Next Article in Journal
Confidence in Health-Services Availability during Disasters and Emergency Situations—Does it Matter?—Lessons Learned from an Israeli Population Survey
Next Article in Special Issue
Effect of Time-of-Day-Exercise in Group Settings on Level of Mood and Depression of Former Elite Male Athletes
Previous Article in Journal
Association of the Individual and Context Inequalities on the Breastfeeding: A Study from the Sicily Region
Previous Article in Special Issue
The Associations of Vitamin D Status with Athletic Performance and Blood-borne Markers in Adolescent Athletes: A Cross-Sectional Study
Article

The Influence of Tobacco Use on Pulmonary Function in Elite Athletes

1
Serbian Institute of Sport and Sports Medicine, 11000 Belgrade, Serbia
2
Center for Sports Medicine and Exercise Therapy, Faculty of Medicine, University of Belgrade, 11000 Belgrade, Serbia
3
Clinic for Pulmonary Diseases—Clinical Center of Serbia, 11000 Belgrade, Serbia
4
Department of Internal Medicine and Cardiology, Augustenburger Platz 1, Campus Virchow-Klinikum, Charité—Universitätsmedizin Berlin, 13353 Berlin, Germany
*
Author to whom correspondence should be addressed.
Int. J. Environ. Res. Public Health 2019, 16(19), 3515; https://0-doi-org.brum.beds.ac.uk/10.3390/ijerph16193515
Received: 11 August 2019 / Revised: 8 September 2019 / Accepted: 20 September 2019 / Published: 20 September 2019
(This article belongs to the Special Issue Sports and Health)

Abstract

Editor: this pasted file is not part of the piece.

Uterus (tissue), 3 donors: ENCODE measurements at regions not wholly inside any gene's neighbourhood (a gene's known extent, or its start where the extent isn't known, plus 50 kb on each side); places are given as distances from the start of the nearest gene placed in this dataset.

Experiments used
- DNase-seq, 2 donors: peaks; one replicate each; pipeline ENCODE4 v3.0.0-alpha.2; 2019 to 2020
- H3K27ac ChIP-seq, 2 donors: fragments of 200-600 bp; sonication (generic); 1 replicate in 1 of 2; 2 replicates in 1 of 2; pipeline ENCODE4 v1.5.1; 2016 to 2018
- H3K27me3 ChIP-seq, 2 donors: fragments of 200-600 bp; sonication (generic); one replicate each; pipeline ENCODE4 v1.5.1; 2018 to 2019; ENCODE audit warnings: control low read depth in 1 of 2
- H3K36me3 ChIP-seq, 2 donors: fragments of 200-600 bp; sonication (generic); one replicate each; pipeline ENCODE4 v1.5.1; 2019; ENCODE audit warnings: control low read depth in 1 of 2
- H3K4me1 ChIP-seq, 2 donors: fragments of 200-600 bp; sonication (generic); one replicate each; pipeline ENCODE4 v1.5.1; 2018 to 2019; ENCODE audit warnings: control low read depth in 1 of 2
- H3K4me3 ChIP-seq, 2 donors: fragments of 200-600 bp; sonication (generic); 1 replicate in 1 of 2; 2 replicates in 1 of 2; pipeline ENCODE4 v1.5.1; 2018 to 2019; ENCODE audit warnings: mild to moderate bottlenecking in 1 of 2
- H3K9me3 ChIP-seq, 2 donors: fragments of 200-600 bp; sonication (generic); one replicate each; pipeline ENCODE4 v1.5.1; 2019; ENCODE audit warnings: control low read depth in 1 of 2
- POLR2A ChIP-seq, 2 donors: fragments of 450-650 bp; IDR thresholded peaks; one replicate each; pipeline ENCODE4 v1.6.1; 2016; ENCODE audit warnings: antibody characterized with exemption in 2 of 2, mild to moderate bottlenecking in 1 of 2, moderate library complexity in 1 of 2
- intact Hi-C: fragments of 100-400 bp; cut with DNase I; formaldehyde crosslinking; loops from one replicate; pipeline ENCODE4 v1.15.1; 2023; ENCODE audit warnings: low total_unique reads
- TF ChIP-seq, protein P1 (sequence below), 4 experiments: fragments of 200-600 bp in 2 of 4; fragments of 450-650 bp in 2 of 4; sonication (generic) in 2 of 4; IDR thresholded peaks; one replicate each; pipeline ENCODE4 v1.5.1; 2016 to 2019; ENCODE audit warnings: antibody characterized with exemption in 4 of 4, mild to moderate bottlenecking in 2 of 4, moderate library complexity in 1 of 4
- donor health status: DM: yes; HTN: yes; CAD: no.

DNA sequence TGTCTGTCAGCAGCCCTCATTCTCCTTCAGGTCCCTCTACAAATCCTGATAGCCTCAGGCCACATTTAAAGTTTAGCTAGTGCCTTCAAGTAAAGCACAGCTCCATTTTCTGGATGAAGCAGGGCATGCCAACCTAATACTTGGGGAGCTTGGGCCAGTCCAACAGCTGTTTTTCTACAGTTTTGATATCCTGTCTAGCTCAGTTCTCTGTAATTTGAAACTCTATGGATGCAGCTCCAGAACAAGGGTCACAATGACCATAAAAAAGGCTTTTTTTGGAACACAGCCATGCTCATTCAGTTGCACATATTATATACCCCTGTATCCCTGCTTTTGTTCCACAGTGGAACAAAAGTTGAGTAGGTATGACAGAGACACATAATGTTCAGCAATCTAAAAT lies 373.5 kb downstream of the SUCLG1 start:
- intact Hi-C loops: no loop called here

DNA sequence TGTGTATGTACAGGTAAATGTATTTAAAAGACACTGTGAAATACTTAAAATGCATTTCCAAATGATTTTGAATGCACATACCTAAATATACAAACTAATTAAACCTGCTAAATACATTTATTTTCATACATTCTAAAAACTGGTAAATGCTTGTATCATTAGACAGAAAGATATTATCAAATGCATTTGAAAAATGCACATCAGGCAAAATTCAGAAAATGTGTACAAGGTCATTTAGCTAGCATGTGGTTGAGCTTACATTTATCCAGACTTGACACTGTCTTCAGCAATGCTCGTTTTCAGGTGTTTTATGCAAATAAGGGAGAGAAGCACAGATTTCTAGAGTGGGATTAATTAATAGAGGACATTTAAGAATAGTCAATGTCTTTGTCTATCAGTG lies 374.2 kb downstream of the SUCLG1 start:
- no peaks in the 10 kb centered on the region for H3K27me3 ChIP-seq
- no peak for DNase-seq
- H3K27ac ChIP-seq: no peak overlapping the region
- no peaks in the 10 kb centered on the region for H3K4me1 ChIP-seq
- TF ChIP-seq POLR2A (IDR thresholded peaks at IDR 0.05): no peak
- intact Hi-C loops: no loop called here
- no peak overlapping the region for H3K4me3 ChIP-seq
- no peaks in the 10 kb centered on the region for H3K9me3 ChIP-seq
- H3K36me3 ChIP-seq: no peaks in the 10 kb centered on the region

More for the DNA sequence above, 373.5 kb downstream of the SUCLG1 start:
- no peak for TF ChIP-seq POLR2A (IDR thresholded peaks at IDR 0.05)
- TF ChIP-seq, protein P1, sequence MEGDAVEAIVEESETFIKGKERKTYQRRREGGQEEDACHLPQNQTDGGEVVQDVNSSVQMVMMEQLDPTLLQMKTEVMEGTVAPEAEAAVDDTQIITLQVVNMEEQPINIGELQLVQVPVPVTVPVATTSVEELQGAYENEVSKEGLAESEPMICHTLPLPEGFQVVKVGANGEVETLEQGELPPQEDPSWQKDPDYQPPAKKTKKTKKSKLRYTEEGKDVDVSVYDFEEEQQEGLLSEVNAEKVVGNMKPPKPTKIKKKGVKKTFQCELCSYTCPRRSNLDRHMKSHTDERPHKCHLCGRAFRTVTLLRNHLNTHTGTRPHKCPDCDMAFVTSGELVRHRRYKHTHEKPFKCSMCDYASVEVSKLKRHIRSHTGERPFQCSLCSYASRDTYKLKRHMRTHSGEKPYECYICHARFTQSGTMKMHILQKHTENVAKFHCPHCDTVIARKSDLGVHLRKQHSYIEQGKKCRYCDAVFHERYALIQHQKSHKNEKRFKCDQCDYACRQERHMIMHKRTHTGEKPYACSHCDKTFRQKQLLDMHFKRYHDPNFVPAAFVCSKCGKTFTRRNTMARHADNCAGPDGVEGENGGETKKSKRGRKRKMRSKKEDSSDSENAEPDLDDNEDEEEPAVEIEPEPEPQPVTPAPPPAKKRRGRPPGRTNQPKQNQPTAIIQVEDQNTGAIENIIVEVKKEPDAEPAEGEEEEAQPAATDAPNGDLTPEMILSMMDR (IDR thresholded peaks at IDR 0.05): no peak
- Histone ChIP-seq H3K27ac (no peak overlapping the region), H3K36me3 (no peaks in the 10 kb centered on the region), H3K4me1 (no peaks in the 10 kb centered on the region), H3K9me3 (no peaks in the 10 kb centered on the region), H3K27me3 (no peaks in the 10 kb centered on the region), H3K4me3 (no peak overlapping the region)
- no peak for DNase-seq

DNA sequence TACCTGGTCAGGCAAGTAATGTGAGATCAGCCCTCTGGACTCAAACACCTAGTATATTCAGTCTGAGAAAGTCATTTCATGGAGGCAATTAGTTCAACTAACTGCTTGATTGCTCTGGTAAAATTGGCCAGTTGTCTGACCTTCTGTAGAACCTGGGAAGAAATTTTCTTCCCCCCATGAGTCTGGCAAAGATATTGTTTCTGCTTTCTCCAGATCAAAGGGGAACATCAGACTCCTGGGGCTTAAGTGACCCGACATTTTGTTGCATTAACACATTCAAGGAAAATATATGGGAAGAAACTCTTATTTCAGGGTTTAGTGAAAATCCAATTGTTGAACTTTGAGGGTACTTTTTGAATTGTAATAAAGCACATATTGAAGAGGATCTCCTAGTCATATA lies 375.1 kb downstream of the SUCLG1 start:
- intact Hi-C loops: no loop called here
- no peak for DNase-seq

Objective: We sought to investigate the prevalence of smoking and lung function in the large cohort of elite athletes. Methods: This cross-sectional study included 804 athletes competing at international level who were consecutively examined from January to December 2017. Elite athletes were classified in four groups of sport disciplines (skill, power, endurance and mixed): skill (n = 141), power (n = 107), endurance (n = 105) and mixed sport disciplines (n = 451). All participants underwent pre-participation screening, including spirometry. Results: Study included 745 (92.7%) non-smokers, 20 (2.5%) former smokers and 39 (4.8%) active smokers. The percentage of body fat was higher and the percentage of muscle was lower in active smokers than in non-smokers and former smokers. Active smokers were more prevalent among skill and mixed than in power and endurance sports. FEV1 and FVC, as well as FEV1/FVC ratio, were significantly lower in active smokers than in non-smokers. There was no significant difference in PEF assessed in absolute values and in percentages. Forced expiratory flows, evaluated at the usual intervals (25%, 50% and 75% of FVC), were significantly lower in active smokers than in non-smokers. FEV1 and MEF25 were the lowest among active smokers in the skill sport group, whereas FEV1/FVC, MEF50 and MEF25 were the lowest among active smokers in the power sport group. In mixed and endurance disciplines there was no difference in pulmonary function between non-smokers, former smokers and active smokers. Conclusions: Pulmonary function was reduced in active smokers and these differences were the most prominent in skill and power sports. The percentage of body fat was the highest and percentage of muscle was the lowest in active smokers.